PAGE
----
How much should a wronged husband forgive?
This time, Aubrey Beaumont’s wife has left for good. Though a single dad with three children to raise, Aubrey diligently searches for his drug-addicted, runaway wife. Fifteen years later, he has relocated from Vermont to Silver Spring where he serves as a respected minister and chaplain. He is caught in a quandary when he is called to a community hospital to counsel a terminally ill patient and comes face-to-face with his long-lost wife.
After leaving her family, Joanna Beaumont becomes a madame for Washington’s rich and powerful. With God’s forgiveness, she desires to find purpose in her final days and negotiates a plea bargain for testimony against her drug-lord lover. She accepts God’s judgment and expects no healing miracle. Her salvation and reunion with Aubrey is grace enough.
While Aubrey can understand his wife’s drug addiction, her romantic liaison with a vicious criminal seems beyond his human capacity to forgive. Does God expect him to rescue her from the bowels of degradation like the biblical Hosea? Why did God bring her back to him only to watch her die?
Joanna and Aubrey’s paths will crisscross Washington’s underworld where they discover how God weaves threads of failure into tapestries of hope.
Read the Prologue to Hosea’s Heart
Aubrey Beaumont’s heart pounded as Darlene burst past stodgy Mrs. Donovan and ran into his arms. The girl’s reddened eyes confirmed his worst fears.
“Mommy went away again, Aubrey.”
Darlene sobbed against his overcoat while he absorbed the news. From the entryway, he saw Paul and Bradley at the kitchen table, frozen to their seats, remnants of peanut butter sandwiches on their plates. Paul guzzled the last of his milk, and Bradley rocked back and forth as he hummed “Jesus Loves Me.”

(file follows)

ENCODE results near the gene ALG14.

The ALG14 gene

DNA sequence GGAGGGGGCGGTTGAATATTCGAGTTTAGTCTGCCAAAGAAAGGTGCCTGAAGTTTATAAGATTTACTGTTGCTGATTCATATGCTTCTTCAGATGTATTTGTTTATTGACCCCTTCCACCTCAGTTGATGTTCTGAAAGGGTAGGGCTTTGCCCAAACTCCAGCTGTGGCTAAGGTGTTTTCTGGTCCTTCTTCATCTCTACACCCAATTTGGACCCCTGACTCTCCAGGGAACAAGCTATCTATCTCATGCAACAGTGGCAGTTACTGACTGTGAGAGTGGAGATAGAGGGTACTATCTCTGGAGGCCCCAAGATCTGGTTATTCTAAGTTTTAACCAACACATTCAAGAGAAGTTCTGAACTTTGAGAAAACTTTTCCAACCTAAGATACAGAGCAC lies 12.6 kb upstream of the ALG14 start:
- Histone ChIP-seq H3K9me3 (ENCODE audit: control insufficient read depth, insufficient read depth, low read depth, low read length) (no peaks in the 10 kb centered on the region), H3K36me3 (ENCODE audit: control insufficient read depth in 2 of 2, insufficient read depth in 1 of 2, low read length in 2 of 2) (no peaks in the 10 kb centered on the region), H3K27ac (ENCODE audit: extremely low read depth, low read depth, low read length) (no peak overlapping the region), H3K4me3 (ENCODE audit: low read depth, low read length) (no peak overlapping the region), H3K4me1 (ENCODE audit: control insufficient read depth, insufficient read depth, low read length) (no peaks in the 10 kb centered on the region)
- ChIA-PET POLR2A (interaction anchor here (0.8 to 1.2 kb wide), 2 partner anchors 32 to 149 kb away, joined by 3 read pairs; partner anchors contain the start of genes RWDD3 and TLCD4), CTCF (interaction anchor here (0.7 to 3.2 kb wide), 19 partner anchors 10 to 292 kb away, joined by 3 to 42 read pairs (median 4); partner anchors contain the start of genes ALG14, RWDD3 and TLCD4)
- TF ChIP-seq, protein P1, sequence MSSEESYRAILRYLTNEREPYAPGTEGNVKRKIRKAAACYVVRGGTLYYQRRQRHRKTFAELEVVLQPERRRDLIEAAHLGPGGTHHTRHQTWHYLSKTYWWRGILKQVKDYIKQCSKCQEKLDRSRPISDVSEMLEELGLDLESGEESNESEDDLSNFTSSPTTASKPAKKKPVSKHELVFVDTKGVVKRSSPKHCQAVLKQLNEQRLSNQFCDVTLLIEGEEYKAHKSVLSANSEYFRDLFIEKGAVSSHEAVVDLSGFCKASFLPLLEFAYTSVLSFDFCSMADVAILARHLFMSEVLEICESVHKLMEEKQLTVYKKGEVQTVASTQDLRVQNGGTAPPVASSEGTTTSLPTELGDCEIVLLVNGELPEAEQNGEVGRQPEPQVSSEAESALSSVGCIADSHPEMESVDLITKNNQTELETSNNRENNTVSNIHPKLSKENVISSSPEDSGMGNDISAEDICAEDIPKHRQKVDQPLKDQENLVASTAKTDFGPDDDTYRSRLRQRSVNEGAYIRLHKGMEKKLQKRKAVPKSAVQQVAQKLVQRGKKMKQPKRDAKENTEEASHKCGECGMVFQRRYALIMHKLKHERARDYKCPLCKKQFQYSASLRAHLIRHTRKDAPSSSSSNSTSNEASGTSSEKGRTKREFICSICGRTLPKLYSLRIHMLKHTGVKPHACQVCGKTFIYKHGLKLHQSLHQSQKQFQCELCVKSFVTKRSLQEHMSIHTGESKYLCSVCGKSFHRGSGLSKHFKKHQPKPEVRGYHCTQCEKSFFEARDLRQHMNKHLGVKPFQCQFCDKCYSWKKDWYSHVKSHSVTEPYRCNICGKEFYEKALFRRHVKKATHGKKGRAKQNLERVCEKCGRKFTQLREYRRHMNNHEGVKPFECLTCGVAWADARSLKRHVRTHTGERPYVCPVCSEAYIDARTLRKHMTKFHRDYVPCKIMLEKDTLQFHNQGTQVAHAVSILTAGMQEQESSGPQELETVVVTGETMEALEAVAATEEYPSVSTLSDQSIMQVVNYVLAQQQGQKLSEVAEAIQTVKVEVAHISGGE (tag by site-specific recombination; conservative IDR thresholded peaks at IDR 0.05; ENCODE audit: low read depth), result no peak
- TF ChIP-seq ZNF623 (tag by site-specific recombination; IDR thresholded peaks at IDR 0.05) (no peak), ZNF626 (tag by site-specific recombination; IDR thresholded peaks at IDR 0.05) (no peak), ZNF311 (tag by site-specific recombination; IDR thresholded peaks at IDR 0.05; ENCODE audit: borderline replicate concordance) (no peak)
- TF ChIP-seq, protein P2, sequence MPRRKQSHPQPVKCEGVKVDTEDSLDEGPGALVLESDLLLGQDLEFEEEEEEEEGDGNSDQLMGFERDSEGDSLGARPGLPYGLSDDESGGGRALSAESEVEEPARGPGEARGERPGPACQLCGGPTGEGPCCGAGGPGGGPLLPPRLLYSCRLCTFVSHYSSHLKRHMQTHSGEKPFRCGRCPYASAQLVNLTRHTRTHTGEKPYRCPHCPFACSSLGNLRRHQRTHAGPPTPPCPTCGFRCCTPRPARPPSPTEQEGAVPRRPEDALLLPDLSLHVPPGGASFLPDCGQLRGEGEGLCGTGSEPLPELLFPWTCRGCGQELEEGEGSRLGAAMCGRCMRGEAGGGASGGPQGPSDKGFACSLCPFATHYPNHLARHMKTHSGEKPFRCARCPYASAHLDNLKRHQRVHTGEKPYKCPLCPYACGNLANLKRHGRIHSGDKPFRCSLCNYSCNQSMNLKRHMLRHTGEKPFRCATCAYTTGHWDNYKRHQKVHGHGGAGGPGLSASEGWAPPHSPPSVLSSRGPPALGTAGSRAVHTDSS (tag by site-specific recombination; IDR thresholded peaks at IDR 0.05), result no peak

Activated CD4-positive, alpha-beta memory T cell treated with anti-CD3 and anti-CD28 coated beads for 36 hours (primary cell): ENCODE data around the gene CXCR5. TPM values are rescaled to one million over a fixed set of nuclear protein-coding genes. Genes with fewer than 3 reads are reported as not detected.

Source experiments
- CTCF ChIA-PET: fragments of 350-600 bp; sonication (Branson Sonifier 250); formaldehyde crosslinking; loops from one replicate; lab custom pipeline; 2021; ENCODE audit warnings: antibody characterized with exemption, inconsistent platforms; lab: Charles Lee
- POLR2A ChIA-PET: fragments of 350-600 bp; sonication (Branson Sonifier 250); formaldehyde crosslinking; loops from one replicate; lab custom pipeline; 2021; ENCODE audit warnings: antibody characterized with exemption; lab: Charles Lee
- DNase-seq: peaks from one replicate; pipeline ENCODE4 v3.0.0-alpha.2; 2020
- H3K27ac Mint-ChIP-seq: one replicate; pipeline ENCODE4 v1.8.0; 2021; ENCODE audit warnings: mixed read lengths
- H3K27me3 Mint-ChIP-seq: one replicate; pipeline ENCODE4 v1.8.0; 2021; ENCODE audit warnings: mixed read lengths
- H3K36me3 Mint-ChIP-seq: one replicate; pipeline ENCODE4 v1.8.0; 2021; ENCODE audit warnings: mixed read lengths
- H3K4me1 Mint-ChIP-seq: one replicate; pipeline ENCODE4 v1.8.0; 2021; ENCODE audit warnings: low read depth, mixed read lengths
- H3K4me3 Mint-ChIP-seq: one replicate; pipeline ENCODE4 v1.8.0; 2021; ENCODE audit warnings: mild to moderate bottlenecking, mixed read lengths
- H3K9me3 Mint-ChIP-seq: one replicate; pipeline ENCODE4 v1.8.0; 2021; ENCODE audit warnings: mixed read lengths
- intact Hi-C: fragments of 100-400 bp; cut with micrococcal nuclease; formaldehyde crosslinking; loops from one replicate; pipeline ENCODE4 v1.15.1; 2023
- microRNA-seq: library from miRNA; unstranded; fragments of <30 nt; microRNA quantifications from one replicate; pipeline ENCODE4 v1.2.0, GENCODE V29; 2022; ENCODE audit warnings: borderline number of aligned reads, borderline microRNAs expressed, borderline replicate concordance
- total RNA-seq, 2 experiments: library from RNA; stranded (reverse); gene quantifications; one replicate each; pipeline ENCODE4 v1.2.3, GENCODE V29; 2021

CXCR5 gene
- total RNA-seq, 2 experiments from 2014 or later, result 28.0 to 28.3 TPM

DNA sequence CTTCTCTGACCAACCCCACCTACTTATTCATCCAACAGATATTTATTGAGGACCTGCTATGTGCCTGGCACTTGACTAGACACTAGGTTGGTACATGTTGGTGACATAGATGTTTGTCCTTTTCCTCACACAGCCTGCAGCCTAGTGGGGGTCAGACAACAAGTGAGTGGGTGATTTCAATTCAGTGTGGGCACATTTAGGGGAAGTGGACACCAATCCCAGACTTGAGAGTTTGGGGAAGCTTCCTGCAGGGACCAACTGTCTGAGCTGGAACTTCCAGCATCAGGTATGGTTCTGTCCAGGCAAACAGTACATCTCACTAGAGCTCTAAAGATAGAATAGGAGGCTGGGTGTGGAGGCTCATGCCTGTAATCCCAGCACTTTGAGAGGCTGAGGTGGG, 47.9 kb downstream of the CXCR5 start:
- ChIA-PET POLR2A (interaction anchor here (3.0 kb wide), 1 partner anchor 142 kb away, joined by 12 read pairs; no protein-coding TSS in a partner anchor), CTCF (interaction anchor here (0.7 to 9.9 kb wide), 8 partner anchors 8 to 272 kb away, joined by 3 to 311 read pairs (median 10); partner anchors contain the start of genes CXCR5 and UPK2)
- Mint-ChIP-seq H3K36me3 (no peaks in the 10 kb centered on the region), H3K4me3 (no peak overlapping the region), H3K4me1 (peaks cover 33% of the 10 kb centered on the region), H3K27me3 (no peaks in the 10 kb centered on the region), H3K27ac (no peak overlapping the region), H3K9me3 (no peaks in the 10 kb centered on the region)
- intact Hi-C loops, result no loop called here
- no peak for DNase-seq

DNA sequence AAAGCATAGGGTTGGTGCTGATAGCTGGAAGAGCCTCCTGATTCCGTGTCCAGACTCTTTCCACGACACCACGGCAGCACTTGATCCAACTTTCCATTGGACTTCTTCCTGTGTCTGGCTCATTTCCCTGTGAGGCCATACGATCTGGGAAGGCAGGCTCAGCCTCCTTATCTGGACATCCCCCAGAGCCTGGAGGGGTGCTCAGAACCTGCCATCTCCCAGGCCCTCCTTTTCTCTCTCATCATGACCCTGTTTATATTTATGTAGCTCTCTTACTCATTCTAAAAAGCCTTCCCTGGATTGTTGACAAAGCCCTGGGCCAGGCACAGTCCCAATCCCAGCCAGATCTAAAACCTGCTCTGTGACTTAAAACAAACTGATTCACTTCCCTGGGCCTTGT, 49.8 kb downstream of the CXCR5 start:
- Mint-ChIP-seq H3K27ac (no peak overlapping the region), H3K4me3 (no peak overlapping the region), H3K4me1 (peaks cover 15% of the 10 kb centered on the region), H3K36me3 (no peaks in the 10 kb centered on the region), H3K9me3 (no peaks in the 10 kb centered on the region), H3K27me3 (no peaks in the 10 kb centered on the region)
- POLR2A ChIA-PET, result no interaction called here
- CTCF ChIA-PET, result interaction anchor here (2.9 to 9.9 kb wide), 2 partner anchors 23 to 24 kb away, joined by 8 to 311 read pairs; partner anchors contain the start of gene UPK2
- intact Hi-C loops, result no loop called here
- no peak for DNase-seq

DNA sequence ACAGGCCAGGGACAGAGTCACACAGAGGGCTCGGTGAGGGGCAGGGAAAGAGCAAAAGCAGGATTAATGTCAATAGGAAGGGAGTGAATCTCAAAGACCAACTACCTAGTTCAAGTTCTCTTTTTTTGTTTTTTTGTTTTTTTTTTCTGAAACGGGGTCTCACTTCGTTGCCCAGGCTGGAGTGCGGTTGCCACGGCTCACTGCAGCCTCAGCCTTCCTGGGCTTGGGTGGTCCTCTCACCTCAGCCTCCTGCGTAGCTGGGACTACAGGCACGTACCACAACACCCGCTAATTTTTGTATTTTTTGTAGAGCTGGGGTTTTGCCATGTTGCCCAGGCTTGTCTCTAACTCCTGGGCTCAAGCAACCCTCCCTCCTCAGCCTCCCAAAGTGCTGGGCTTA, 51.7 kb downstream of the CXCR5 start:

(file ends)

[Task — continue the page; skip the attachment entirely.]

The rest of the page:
“Thank you for staying with the children, Mrs. Donovan. I rushed out as soon as the seminary gave me your message. I don’t suppose you know where Joanna went off to, do you?”
She handed him a note tucked inside Joanna’s wedding ring.
“Sorry, Mr. Beaumont. I got here my usual time, and your wife handed me this package like it were a present. Then she stormed out the door. Slammed it so hard, she done bust the hinge. Said I was to stay here with Darlene and the boys ’til you came home. Then she slapped a twenty-dollar bill in my hand. ‘For the inconvenience,’ she said. ’Taint no inconvenience. I love these kids as if they were my own.”
Aubrey gripped the parchment paper—Joanna’s curt goodbye. She’d never left a note before. Usually, she slithered away during the night. This time she left while the sun still shone. He slid the gold-edged stationery from its circular perch as he gazed toward Mrs. Donovan. “Did my wife say anything else?”
Mrs. Donavan lumbered toward the coat rack. “Nope. Just high-tailed it out that door.” She twirled as she wriggled her wide body into a coat three sizes too small. “Didn’t even take her purse. Walked out with just the clothes she wore … no coat or nothing.” She grabbed the doorknob with one hand and snatched her straw purse off the counter with the other. “Look, I gotta get home to my Artie. I fed the kids. Want me to come back after I take care of that rascal man of mine and put them to bed for ya?”
Sorrow would have to wait.
“You’ve done more than enough already. I’m sorry my wife caused you trouble. How can I make it up to you?”
“Ain’t no bother.” Mrs. Donovan stroked Darlene’s cheek. “Not when it comes to these here precious ones. Don’t worry none about your seminary studies, either, Mr. Beaumont. I’ll look after the children for as long as you need me to.”